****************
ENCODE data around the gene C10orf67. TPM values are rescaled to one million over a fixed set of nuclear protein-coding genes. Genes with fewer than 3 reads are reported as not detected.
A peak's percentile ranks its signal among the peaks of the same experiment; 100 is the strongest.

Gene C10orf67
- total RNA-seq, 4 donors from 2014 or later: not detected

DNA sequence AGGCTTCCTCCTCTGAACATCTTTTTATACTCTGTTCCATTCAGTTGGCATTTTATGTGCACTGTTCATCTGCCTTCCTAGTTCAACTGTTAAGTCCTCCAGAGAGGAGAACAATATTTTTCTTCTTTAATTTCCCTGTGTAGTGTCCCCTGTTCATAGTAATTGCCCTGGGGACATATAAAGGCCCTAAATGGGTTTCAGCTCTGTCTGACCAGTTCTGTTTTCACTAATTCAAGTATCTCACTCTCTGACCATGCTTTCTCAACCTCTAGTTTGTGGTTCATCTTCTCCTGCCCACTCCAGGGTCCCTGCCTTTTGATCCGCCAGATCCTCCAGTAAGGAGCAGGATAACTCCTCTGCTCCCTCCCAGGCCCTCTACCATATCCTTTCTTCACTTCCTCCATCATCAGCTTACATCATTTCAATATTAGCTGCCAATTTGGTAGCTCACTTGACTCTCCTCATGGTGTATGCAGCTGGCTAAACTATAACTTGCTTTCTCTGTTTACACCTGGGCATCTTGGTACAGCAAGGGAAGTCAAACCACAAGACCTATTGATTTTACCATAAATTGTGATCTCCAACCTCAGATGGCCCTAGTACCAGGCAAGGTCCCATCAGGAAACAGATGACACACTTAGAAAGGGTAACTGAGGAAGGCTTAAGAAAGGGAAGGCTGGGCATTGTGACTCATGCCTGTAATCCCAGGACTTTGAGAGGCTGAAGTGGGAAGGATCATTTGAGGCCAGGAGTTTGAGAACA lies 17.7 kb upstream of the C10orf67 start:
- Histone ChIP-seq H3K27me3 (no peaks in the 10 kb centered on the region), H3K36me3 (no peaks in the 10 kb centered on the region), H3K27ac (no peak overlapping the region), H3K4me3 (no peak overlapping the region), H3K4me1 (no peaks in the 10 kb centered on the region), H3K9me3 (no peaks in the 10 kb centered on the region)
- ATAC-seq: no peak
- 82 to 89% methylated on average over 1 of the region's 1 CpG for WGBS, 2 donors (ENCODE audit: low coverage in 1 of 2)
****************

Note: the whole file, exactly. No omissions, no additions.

ENCODE data around the gene C10orf67. TPM values are rescaled to one million over a fixed set of nuclear protein-coding genes. Genes with fewer than 3 reads are reported as not detected.
A peak's percentile ranks its signal among the peaks of the same experiment; 100 is the strongest.

Gene C10orf67
- total RNA-seq, 4 donors from 2014 or later: not detected

DNA sequence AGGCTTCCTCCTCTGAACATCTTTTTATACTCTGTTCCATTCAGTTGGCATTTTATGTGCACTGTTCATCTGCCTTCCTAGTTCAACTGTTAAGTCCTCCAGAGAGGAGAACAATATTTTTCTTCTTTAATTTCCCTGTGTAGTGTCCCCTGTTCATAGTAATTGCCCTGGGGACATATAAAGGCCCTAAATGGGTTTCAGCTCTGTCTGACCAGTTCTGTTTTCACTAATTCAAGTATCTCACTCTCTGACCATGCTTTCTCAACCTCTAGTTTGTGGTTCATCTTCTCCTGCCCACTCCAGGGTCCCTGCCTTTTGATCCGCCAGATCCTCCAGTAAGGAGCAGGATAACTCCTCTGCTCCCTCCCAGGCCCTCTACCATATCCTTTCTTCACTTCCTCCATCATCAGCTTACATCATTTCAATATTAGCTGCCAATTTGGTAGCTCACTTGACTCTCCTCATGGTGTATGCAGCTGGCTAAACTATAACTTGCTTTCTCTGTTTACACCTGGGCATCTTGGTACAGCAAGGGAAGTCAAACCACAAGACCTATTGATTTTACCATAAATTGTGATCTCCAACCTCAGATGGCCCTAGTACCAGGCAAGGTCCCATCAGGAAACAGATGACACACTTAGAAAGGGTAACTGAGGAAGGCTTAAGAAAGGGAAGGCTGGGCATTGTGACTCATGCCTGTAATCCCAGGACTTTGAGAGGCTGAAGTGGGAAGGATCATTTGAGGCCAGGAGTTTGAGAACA lies 17.7 kb upstream of the C10orf67 start:
- Histone ChIP-seq H3K27me3 (no peaks in the 10 kb centered on the region), H3K36me3 (no peaks in the 10 kb centered on the region), H3K27ac (no peak overlapping the region), H3K4me3 (no peak overlapping the region), H3K4me1 (no peaks in the 10 kb centered on the region), H3K9me3 (no peaks in the 10 kb centered on the region)
- ATAC-seq: no peak
- 82 to 89% methylated on average over 1 of the region's 1 CpG for WGBS, 2 donors (ENCODE audit: low coverage in 1 of 2)